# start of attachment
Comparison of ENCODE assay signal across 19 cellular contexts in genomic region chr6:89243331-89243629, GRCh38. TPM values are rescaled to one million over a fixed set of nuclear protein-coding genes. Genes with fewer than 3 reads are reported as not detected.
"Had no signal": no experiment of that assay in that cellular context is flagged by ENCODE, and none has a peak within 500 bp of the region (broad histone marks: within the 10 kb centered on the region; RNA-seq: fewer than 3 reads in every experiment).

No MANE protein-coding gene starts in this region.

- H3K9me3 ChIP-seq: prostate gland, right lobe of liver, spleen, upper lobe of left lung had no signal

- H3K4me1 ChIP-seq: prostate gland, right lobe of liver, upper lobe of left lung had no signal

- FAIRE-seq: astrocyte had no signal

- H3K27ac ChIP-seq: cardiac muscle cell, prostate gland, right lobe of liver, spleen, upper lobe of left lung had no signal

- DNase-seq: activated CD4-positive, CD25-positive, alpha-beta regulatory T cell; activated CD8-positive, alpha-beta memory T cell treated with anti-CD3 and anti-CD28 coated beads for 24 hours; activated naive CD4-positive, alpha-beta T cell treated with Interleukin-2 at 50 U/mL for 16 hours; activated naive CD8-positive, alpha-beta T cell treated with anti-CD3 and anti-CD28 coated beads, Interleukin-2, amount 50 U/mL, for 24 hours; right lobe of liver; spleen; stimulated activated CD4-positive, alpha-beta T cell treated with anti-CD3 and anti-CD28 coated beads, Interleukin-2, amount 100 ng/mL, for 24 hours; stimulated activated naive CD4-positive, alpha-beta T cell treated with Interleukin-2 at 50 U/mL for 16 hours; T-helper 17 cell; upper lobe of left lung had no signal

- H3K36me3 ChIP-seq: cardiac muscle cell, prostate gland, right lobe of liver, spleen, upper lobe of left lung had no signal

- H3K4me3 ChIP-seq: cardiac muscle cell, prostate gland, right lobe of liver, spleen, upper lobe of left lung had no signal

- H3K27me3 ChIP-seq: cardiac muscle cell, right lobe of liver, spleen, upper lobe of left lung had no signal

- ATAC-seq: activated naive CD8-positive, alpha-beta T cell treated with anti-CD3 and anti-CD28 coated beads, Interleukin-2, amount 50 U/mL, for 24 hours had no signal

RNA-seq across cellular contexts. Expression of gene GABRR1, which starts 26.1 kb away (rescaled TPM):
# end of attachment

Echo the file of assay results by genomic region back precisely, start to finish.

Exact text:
Comparison of ENCODE assay signal across 19 cellular contexts in genomic region chr6:89243331-89243629, GRCh38. TPM values are rescaled to one million over a fixed set of nuclear protein-coding genes. Genes with fewer than 3 reads are reported as not detected.
"Had no signal": no experiment of that assay in that cellular context is flagged by ENCODE, and none has a peak within 500 bp of the region (broad histone marks: within the 10 kb centered on the region; RNA-seq: fewer than 3 reads in every experiment).

No MANE protein-coding gene starts in this region.

- H3K9me3 ChIP-seq: prostate gland, right lobe of liver, spleen, upper lobe of left lung had no signal

- H3K4me1 ChIP-seq: prostate gland, right lobe of liver, upper lobe of left lung had no signal

- FAIRE-seq: astrocyte had no signal

- H3K27ac ChIP-seq: cardiac muscle cell, prostate gland, right lobe of liver, spleen, upper lobe of left lung had no signal

- DNase-seq: activated CD4-positive, CD25-positive, alpha-beta regulatory T cell; activated CD8-positive, alpha-beta memory T cell treated with anti-CD3 and anti-CD28 coated beads for 24 hours; activated naive CD4-positive, alpha-beta T cell treated with Interleukin-2 at 50 U/mL for 16 hours; activated naive CD8-positive, alpha-beta T cell treated with anti-CD3 and anti-CD28 coated beads, Interleukin-2, amount 50 U/mL, for 24 hours; right lobe of liver; spleen; stimulated activated CD4-positive, alpha-beta T cell treated with anti-CD3 and anti-CD28 coated beads, Interleukin-2, amount 100 ng/mL, for 24 hours; stimulated activated naive CD4-positive, alpha-beta T cell treated with Interleukin-2 at 50 U/mL for 16 hours; T-helper 17 cell; upper lobe of left lung had no signal

- H3K36me3 ChIP-seq: cardiac muscle cell, prostate gland, right lobe of liver, spleen, upper lobe of left lung had no signal

- H3K4me3 ChIP-seq: cardiac muscle cell, prostate gland, right lobe of liver, spleen, upper lobe of left lung had no signal

- H3K27me3 ChIP-seq: cardiac muscle cell, right lobe of liver, spleen, upper lobe of left lung had no signal

- ATAC-seq: activated naive CD8-positive, alpha-beta T cell treated with anti-CD3 and anti-CD28 coated beads, Interleukin-2, amount 50 U/mL, for 24 hours had no signal

RNA-seq across cellular contexts. Expression of gene GABRR1, which starts 26.1 kb away (rescaled TPM):